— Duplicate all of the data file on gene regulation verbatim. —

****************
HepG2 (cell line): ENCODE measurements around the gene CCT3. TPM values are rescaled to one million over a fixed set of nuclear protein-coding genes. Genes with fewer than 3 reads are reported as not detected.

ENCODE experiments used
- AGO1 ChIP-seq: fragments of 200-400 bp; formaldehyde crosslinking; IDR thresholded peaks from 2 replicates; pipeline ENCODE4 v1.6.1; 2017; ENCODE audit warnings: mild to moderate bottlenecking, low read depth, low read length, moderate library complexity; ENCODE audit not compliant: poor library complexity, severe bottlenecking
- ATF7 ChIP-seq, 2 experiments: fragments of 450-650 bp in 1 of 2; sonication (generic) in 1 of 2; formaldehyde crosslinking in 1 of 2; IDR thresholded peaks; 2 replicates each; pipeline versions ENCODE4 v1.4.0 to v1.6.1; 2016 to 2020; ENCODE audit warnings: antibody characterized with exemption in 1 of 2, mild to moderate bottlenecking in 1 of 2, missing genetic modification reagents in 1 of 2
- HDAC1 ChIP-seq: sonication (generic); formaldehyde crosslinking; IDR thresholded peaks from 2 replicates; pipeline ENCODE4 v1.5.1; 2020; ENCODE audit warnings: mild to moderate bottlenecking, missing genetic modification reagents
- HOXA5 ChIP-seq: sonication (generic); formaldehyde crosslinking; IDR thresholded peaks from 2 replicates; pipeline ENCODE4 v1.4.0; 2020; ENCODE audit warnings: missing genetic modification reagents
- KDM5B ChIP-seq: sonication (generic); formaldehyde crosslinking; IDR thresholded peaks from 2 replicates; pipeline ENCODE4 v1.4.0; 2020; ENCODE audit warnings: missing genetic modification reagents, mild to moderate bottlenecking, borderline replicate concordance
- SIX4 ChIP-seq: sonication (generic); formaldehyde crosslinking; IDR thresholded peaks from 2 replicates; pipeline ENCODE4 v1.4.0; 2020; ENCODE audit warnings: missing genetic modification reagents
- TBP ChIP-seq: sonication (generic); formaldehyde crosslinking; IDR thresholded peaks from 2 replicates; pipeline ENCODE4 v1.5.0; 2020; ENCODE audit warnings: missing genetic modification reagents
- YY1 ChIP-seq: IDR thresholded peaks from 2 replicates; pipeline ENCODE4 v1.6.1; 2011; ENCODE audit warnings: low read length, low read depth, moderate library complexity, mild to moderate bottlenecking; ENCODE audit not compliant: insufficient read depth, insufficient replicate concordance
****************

HepG2 (cell line): ENCODE measurements around the gene CCT3. TPM values are rescaled to one million over a fixed set of nuclear protein-coding genes. Genes with fewer than 3 reads are reported as not detected.

ENCODE experiments used
- AGO1 ChIP-seq: fragments of 200-400 bp; formaldehyde crosslinking; IDR thresholded peaks from 2 replicates; pipeline ENCODE4 v1.6.1; 2017; ENCODE audit warnings: mild to moderate bottlenecking, low read depth, low read length, moderate library complexity; ENCODE audit not compliant: poor library complexity, severe bottlenecking
- ATF7 ChIP-seq, 2 experiments: fragments of 450-650 bp in 1 of 2; sonication (generic) in 1 of 2; formaldehyde crosslinking in 1 of 2; IDR thresholded peaks; 2 replicates each; pipeline versions ENCODE4 v1.4.0 to v1.6.1; 2016 to 2020; ENCODE audit warnings: antibody characterized with exemption in 1 of 2, mild to moderate bottlenecking in 1 of 2, missing genetic modification reagents in 1 of 2
- HDAC1 ChIP-seq: sonication (generic); formaldehyde crosslinking; IDR thresholded peaks from 2 replicates; pipeline ENCODE4 v1.5.1; 2020; ENCODE audit warnings: mild to moderate bottlenecking, missing genetic modification reagents
- HOXA5 ChIP-seq: sonication (generic); formaldehyde crosslinking; IDR thresholded peaks from 2 replicates; pipeline ENCODE4 v1.4.0; 2020; ENCODE audit warnings: missing genetic modification reagents
- KDM5B ChIP-seq: sonication (generic); formaldehyde crosslinking; IDR thresholded peaks from 2 replicates; pipeline ENCODE4 v1.4.0; 2020; ENCODE audit warnings: missing genetic modification reagents, mild to moderate bottlenecking, borderline replicate concordance
- SIX4 ChIP-seq: sonication (generic); formaldehyde crosslinking; IDR thresholded peaks from 2 replicates; pipeline ENCODE4 v1.4.0; 2020; ENCODE audit warnings: missing genetic modification reagents
- TBP ChIP-seq: sonication (generic); formaldehyde crosslinking; IDR thresholded peaks from 2 replicates; pipeline ENCODE4 v1.5.0; 2020; ENCODE audit warnings: missing genetic modification reagents
- YY1 ChIP-seq: IDR thresholded peaks from 2 replicates; pipeline ENCODE4 v1.6.1; 2011; ENCODE audit warnings: low read length, low read depth, moderate library complexity, mild to moderate bottlenecking; ENCODE audit not compliant: insufficient read depth, insufficient replicate concordance